From her office, working as a senior editor at New York magazine, Murnick uses an online information portal to search for news about Ashley in the years following her death. First, in 2004, she learns that Ashton Kutcher was dating her friend when she died, and then, in 2008, finally there is “a suspect, an arrest, and an indictment.”
This story is salacious, it can’t help but be — a young Hollywood insider was stabbed 47 times in her bungalow just a few blocks from Mann’s Chinese Theatre — but Murnick does a good job of giving us all of the details without belaboring the celebrity connection. She could have mentioned that the actor Ashley was talking about on her answering machine was Jeremy Sisto. She could have linked Ashley to Vin Diesel. She does neither, presumably because it shouldn’t matter. I would argue that it does, to some extent. I should point out that part of the reason I Googled this case so extensively is that figuring out where you fall on the Hollywood hierarchy is just a part of living in Los Angeles, visiting Los Angeles, reading about Los Angeles — you get where I’m going with this. The fact that Ashton Kutcher was at Ashley’s house on the night of her murder gives the reader an access point into this story, a greater understanding of just how inside this girl was in such a short time on “the scene.”
We begin to realize the strength of her magnetism wasn’t restricted to her childhood friend’s interpretation of her. (Going to the same club as Vin Diesel isn’t the same as going to the club with Vin Diesel.) Ashley belonged in Los Angeles, in the Hollywood circle, in her own skin, which is something Murnick finds herself struggling to do throughout this story. In more than one situation we hear Murnick’s internal monologue, asking questions like, “Do I deserve it? Am I an imposter? Am I one of them, or am I one of the others?”
Starting with that last ill-fated visit to New York, moving through the pretrial and beyond, we are left to contemplate the power of the female body in a society that worships beauty while punishing the woman who possesses it, or uses it to her advantage. It becomes apparent that how the body looks, who sees it, and what we do with it can be used in judgment against us. Murnick rails against the defense attorney, “trading in slut shaming and a woman’s promiscuity as fuel to inflate reasonable doubt,” but realizes that he’s just doing his job. If he can prove that Ashley was promiscuous, not only does that broaden the scope of suspects in a case with no DNA evidence, but it could also make a jury less sympathetic to Ashley’s plight. Rape culture tells us that a short skirt and a sexy smile means a woman is seeking sexual violence. Murnick struggles with this kind of ingrained thinking herself, acknowledging how a woman’s power can make her a target, and how unfair that is. We reward women for being hot, but we punish them, too. Murnick wants us to wonder why. What would have happened if Ashley had found herself on the smart half of “the hot one” equation? How would she have learned to exist in the world?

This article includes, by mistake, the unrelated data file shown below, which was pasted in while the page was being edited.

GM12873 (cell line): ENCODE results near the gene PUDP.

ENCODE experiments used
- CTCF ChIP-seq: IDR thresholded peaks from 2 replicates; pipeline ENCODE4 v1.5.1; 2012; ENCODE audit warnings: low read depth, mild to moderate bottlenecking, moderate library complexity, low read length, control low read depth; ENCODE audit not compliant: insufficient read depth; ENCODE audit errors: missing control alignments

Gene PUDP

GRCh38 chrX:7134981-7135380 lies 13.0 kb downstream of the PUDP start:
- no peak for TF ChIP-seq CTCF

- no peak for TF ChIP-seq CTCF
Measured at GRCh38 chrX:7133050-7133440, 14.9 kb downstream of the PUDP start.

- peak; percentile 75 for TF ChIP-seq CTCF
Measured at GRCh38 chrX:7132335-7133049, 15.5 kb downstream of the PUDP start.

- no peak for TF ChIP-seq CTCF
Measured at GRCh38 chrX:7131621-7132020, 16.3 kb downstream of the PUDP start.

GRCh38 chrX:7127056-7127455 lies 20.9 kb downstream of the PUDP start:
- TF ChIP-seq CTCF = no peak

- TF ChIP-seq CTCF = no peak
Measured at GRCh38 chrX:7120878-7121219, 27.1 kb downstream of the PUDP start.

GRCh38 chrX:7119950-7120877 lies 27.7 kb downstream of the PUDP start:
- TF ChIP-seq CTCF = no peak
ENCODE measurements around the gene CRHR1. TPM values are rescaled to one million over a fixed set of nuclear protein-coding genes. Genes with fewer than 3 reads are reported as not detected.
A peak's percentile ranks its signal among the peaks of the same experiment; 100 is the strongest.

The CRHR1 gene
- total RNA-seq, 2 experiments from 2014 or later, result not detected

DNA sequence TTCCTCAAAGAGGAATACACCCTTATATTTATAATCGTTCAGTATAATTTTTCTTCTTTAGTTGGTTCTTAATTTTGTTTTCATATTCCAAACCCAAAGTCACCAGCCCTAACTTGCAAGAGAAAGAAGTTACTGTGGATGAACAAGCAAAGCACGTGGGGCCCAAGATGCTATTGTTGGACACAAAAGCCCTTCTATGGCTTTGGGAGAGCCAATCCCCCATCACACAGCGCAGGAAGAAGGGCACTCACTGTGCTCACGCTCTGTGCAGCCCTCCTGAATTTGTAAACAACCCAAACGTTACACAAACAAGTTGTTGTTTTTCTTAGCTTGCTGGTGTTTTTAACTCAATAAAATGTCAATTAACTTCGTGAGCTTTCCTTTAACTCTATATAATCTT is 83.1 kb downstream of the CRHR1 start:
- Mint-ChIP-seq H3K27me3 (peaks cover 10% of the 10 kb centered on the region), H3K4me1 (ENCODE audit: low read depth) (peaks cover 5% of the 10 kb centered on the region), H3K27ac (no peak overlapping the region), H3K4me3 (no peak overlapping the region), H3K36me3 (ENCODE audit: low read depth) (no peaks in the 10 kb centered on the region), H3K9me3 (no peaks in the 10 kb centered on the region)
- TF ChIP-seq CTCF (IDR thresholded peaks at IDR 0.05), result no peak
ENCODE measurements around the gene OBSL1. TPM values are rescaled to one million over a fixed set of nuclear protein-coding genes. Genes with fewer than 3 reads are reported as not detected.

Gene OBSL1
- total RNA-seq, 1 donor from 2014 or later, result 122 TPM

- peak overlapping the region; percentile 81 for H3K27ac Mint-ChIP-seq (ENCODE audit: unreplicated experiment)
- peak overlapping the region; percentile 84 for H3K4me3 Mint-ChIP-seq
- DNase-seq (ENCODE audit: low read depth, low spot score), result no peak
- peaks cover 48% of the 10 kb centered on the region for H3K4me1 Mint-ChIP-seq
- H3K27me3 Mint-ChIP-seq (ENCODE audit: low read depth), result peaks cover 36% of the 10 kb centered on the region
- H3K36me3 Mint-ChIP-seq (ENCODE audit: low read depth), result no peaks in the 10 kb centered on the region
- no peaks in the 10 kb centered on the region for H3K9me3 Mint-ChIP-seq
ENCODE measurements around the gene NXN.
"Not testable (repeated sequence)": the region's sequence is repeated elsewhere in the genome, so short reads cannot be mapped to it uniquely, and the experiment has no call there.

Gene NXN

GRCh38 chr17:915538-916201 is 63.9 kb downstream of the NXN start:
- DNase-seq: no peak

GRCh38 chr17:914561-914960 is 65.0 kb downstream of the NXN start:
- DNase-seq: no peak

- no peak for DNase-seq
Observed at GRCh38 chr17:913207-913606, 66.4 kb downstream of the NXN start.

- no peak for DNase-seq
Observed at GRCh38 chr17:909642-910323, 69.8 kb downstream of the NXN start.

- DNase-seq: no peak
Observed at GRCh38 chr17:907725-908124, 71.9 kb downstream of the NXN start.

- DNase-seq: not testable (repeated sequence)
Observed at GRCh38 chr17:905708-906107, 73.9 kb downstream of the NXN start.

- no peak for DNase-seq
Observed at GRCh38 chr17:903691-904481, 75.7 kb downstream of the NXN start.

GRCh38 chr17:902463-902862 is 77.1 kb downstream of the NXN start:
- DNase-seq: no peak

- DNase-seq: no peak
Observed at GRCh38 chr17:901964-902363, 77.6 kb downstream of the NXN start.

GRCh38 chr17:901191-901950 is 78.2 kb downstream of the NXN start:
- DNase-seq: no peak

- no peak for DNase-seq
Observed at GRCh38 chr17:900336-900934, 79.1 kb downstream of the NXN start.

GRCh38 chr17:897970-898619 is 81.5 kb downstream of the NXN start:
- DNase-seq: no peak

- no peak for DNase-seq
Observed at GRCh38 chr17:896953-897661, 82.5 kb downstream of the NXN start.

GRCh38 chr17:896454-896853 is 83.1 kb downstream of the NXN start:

What if Ashley hadn’t been “the hot one”? Would she have been able to avoid the killer’s gaze? There is even a possibility that she slept with the “Chiller Killer,” Michael Gargiulo, before she died. The reader is left to consider the value of a life, a body in lucite heels, that put itself in harm’s way, again and again. Does that make Ashley’s death any less tragic? As Murnick sees it, it does. To the broader audience. To the readers of US Magazine, Ashley “was not the story people cared about […] she existed only in reference to Ashton, a sad blip on his bio, his ‘tragic missed encounter with a beautiful young woman on the night she was murdered.’”
In the pages of this, her first memoir, Murnick admits to a fear of trespassing, worried perhaps that she didn’t have the right to tell this story (there’s that fear of unbelonging again). I would argue that these fears are unfounded. Yes, The Hot One is full of sex, drugs, and murder, but the questions raised in its pages are a fitting tribute to a life lost. I can’t imagine Ashley not giving her blessing to its telling.
Amanda Fletcher is a freelance writer based in Los Angeles and currently working on her memoir.